It's this seemingly contradictory nature of awareness-the completely open and allowing nature of it and its passionate pull to blend with and even become the object of its attention-that gives life its depth and sweetness. There is nothing more satisfying than this delicious dilemma of being both apart from and, at the same time, connected to something you see, hear, or feel.

Awareness is the beginning of all separation. Prior to awareness, there is just oneness or "is-ness," with nothing separate from the oneness that would be able to experience it. With the birth of awareness comes the subtle distinction of two things: that which is aware and the object of awareness. And yet, those two are connected by this mysterious force we are calling awareness, or love.

This flow of awareness and love that connects you to all you experience is the true source of satisfaction and joy. We have all experienced it to some degree. Whenever you fall in love with a person, pet, piece of music, beautiful object, or anything else, you have felt this flow of intimate, connected awareness. Unfortunately, we've been taught to believe that the source of this good feeling was the object of our affection. So we suffered whenever we lost our apparent source. When your lover leaves, your beloved pet dies, the concert ends, or your dream home is repossessed, you feel bereft of that loving, connected feeling.


But what if you are the source of the awareness that connects you to everything? What if the love you have been seeking has always been right here inside your own Heart? What if it doesn't matter what your awareness touches, but only that awareness is flowing? That would profoundly simplify the search for love. Anything or any experience would be a suitable object for your love.

The sweetness of love is in the flow of awareness itself. The completely allowing openness and freedom you might look for from a perfect lover is already here in your own awareness. It doesn't have to try to be accepting because awareness is, by nature, open and allowing. By itself, awareness can't do anything but touch. It can't push or pull or demand something from or limit the freedom of what it touches. And yet, it is not an aloof, distant observer. It is deeply and intimately connected to the object of awareness. In fact, awareness and the object of awareness come from the same source and are ultimately the same thing.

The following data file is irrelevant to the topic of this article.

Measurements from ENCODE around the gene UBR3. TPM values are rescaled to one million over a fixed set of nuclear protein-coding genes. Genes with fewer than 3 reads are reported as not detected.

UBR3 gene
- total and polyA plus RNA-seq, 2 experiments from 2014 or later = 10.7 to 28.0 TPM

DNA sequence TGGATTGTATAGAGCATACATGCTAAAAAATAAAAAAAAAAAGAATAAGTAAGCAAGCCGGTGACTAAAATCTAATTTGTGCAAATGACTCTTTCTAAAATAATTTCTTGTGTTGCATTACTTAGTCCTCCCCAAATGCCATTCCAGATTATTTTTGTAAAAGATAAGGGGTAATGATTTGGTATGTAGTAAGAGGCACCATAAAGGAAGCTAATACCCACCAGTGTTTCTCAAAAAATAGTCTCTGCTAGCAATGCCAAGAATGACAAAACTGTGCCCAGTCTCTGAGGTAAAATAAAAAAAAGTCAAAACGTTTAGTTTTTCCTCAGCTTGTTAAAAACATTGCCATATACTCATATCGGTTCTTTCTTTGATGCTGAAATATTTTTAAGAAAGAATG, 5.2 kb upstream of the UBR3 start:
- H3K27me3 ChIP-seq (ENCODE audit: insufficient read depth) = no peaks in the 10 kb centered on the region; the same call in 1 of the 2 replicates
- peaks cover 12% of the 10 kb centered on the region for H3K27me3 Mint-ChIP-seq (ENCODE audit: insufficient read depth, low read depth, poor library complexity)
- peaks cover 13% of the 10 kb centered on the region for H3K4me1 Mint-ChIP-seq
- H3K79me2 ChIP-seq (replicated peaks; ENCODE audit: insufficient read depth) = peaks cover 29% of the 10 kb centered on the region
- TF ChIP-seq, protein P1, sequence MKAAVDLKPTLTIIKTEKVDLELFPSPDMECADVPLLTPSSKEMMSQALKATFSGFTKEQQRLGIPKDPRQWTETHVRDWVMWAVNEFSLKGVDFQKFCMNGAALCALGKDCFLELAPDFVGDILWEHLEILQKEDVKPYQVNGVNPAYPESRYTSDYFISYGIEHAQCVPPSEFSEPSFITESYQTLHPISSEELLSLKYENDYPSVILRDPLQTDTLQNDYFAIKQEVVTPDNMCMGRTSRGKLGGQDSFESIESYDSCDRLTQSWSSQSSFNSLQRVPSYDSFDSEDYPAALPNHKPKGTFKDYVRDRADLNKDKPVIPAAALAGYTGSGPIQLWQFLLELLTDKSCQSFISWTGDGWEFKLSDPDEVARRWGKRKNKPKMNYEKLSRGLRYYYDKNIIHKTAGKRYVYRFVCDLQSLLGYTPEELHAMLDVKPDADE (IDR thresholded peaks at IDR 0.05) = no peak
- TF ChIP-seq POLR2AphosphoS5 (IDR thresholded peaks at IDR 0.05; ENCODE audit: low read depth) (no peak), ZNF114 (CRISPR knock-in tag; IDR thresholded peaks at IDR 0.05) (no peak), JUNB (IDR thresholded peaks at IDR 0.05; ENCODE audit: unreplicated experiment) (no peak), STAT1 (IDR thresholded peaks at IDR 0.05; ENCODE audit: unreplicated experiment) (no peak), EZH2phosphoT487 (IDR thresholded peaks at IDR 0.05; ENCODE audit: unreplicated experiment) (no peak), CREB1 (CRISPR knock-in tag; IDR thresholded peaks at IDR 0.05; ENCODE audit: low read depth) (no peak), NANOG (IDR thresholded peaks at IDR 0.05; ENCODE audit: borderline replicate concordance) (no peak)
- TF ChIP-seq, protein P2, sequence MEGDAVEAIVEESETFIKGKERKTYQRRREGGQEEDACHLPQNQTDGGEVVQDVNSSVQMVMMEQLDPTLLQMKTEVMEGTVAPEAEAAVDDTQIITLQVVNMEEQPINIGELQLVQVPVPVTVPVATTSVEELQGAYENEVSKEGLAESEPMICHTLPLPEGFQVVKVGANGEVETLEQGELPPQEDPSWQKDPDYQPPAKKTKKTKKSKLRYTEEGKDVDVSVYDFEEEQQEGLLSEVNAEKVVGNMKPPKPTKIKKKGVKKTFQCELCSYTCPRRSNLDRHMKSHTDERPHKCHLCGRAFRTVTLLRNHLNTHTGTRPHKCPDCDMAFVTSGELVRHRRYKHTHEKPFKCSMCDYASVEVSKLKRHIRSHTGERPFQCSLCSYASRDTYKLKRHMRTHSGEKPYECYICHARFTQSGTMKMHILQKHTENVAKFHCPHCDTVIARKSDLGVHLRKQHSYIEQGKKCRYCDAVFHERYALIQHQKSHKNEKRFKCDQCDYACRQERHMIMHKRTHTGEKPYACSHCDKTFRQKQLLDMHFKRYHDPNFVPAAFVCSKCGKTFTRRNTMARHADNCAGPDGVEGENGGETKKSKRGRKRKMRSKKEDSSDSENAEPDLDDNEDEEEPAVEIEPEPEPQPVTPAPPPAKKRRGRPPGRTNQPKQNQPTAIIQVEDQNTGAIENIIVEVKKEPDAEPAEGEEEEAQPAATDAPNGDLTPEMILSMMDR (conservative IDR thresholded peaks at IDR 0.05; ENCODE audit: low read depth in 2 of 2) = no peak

This connection and intimacy that is natural in awareness is satisfying and fulfilling regardless of the object of awareness. In other words, whatever you are experiencing right now is your true love. Whatever you are experiencing is an opportunity to also experience the depth of your true nature as open, loving awareness. Your true nature is true love. It is the perfect lover you have been seeking, and not only is it always here, but it is who you really are.

Read more  HERE

Wednesday, January 23, 2013

Mooji - Oasis

What is That which is not the mind?
It is not the thinking faculty.
It is not time, memory nor the powers of imagination.
It is not the form. It is not the senses.
It is not even the dynamic consciousness,
because it is without limitation.
When it is referred to 'It', that which refers to 'it', what is that?
And where is it?
And who are you?
Are they two different components?
That which says ' Only this is' and that which effortlessly Is, are they different?
You must contemplate these things time and again.
Such contemplation is going to turn the mind into a desert and the heart into an Oasis.

Papaji - Self

Self is what you are.
You are that Fathomlessness
in which experience and concepts appear.

Self is the Moment that has no coming or going.
It is the Heart, Atman, Emptiness.
It shines to Itself, by Itself, in Itself.

Self is what gives breath to Life.
You need not search for It, It is Here.
You are That through which you would search.
You are what you are looking for!
And That is All it is.

Only Self is

Tuesday, January 22, 2013

Sri Nisargadatta Maharaj - about "I Am That"

Nisarga Yoga

In the humble abode of Sri Nisargadatta Maharaj, but for the
electric lights and the noises of the street traffic, one would not
know in which period of human history one dwells. There is an